After we had implemented Epicor, they came out with a new module called Product Configurator. This was a rules-based configurator that could be used to setup a model for a certain product line, and any number of fields could be setup to capture production details. Dimensions, choices of color, finish, additional processes, etc. You name it, you could capture it. Once the user was done building the unique product, the configurator could assign it a unique part number, and then automatically do the bill of materials “explosion” to setup the materials and operations to build this item. So, rules are setup to maintain steps like setting production standards, requiring certain processes because of how the details were entered, etc.
The Power of ERP
Preventive Actions with Product Configurator
As I’ve mentioned, much of my experience operating a manufacturing company created the mindset of a wholistic approach to production management. Your system should be core to the processes, not a “necessary evil” tracking costs and giving limited information. Your ERP should be THE essential tool used by your organization to coordinate processes, ensure on time delivery, and provide a system independent from relying on key staff to get things done properly. Here’s an example of how this worked for us:
We began setting up a configurator for each of our 4 product lines. We had office staff who were not engineers, and they did not understand all of our 90+ operations in the plant, reading blueprints and entering in the data into the configurator. When we first started to release production jobs to the shop floor, we asked the production staff to evaluate the routings, and if they couldn’t make the product properly from the method on the job traveler, then they needed to bring the traveler back to the office to be corrected. At the beginning, about 80% of them came back.
However, over the next few months, we gradually built more and more rules into the configurators, and the number of issues began to steadily decrease. Finally, after 6-7 months, we had our first day when there were no issues brought back. What a great day!
And then a week went by, and then a month….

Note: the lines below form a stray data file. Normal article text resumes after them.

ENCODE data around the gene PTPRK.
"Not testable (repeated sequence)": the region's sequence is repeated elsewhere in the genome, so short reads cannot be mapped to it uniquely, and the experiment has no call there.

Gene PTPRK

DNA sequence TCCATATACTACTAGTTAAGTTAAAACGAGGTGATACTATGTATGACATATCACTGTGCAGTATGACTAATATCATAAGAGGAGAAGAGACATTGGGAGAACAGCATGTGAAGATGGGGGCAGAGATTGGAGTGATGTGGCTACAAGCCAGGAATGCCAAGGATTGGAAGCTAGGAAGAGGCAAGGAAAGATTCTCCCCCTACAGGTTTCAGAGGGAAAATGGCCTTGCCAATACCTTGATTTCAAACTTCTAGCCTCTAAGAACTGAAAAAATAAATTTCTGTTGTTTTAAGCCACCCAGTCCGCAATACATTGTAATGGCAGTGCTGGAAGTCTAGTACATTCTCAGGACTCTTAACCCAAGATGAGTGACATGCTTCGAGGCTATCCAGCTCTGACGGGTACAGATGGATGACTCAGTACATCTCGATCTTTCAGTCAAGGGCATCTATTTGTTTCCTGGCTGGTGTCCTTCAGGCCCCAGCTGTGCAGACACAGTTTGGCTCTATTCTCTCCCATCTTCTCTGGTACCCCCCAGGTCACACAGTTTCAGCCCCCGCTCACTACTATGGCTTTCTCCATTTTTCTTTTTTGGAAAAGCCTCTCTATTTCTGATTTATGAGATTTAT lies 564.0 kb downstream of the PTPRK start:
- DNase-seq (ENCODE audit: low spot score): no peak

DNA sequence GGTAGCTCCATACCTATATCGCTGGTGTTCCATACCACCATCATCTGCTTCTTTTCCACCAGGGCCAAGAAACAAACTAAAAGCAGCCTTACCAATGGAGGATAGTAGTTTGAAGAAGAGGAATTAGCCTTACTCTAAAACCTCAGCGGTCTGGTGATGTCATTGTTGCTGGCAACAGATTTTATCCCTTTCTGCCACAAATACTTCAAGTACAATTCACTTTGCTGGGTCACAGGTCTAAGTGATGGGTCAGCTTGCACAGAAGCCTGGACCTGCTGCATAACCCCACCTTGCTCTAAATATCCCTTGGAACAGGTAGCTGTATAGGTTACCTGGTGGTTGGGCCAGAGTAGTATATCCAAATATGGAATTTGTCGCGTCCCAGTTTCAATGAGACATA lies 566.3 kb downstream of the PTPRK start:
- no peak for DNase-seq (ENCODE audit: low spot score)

Around the year mark, I remember one of the production staff coming in to report that a traveler wasn’t correct. The traveler called for laminating a protective mask on a product, and then slitting 1/4″ of the masking from the edge of the parts. This was a very unusual request, and she didn’t understand why the system required this operation. When we looked into it, we found there had been an issue that this color ink scratched easily, and needed the protective “premask,” and the electric eye on a downstream operation could not “read” the crop mark on this particular color of ink, without trimming the “premask.” In other words, the system was recognizing from our logic-based configurator that, in order to prevent a failure, these steps needed to be taken. Plus, since the configurator was run prior to generating our production costs, we knew that we were getting paid for this extra time and materials as well. Talk about built-in preventative actions!
This is an example of a robust system. We got to the point that the system was “smarter” than the humans at preventing issues because we couldn’t anticipate the problem as well as the configurator. Today, we call this “Artificial Intelligence,” and Epicor’s configurator has grown more and more robust over the years. So, if your ERP doesn’t have a configurator, and your are in an “engineer-to-order” or “make-to-order” environment, then we better talk. Contact us below, and we’d be more than happy to talk.
written by Jeffrey W. Glaze, President